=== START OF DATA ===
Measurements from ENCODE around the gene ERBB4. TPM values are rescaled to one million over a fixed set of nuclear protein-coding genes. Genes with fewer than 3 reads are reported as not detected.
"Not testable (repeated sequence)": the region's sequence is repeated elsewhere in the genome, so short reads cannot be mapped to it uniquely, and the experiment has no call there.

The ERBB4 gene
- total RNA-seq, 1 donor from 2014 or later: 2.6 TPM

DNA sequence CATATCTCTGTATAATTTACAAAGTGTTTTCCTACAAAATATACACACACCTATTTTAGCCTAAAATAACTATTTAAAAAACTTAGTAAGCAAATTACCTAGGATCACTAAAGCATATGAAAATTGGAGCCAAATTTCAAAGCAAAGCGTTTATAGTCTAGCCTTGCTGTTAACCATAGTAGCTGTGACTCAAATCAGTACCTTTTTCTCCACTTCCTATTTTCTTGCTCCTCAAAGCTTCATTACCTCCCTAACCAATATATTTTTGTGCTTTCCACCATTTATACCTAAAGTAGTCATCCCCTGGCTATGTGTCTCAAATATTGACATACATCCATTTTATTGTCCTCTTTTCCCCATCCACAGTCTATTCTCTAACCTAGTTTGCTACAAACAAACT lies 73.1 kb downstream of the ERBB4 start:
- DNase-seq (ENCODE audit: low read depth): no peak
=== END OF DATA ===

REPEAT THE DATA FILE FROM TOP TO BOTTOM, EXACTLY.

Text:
Measurements from ENCODE around the gene ERBB4. TPM values are rescaled to one million over a fixed set of nuclear protein-coding genes. Genes with fewer than 3 reads are reported as not detected.
"Not testable (repeated sequence)": the region's sequence is repeated elsewhere in the genome, so short reads cannot be mapped to it uniquely, and the experiment has no call there.

The ERBB4 gene
- total RNA-seq, 1 donor from 2014 or later: 2.6 TPM

DNA sequence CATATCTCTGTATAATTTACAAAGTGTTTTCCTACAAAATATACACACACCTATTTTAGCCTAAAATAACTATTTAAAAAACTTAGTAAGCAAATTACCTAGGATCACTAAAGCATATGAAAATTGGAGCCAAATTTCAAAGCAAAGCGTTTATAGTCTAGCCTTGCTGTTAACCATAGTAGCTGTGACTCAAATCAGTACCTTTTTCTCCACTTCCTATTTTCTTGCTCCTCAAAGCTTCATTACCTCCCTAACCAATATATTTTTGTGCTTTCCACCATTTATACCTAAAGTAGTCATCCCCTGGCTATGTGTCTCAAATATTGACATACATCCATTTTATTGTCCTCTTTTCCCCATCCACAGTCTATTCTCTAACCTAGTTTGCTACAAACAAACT lies 73.1 kb downstream of the ERBB4 start:
- DNase-seq (ENCODE audit: low read depth): no peak